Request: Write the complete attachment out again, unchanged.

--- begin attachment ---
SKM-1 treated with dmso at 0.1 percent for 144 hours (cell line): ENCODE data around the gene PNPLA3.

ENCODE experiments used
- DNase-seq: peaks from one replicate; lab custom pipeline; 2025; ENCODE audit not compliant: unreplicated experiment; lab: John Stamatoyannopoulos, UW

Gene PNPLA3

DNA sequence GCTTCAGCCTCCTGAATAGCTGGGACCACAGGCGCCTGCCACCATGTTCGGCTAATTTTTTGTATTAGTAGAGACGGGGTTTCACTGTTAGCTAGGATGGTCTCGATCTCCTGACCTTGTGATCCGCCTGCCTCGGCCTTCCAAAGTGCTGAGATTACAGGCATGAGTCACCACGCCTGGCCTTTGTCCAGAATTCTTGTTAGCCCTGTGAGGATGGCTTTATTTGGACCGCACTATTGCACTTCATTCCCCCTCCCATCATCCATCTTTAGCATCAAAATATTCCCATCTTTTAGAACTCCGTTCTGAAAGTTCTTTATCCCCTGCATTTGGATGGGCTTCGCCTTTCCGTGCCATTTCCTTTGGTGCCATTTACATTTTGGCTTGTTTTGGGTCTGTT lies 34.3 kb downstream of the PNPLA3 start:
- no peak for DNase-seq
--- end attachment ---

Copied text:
SKM-1 treated with dmso at 0.1 percent for 144 hours (cell line): ENCODE data around the gene PNPLA3.

ENCODE experiments used
- DNase-seq: peaks from one replicate; lab custom pipeline; 2025; ENCODE audit not compliant: unreplicated experiment; lab: John Stamatoyannopoulos, UW

Gene PNPLA3

DNA sequence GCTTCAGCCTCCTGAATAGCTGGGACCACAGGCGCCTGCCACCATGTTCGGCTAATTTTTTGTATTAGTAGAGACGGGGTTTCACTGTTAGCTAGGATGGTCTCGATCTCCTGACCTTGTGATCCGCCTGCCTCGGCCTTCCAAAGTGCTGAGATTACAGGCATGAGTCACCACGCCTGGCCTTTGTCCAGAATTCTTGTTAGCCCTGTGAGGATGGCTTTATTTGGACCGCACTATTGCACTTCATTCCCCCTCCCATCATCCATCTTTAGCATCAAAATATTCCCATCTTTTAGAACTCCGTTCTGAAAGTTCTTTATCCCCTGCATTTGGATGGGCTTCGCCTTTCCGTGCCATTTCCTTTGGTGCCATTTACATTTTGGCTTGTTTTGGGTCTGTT lies 34.3 kb downstream of the PNPLA3 start:
- no peak for DNase-seq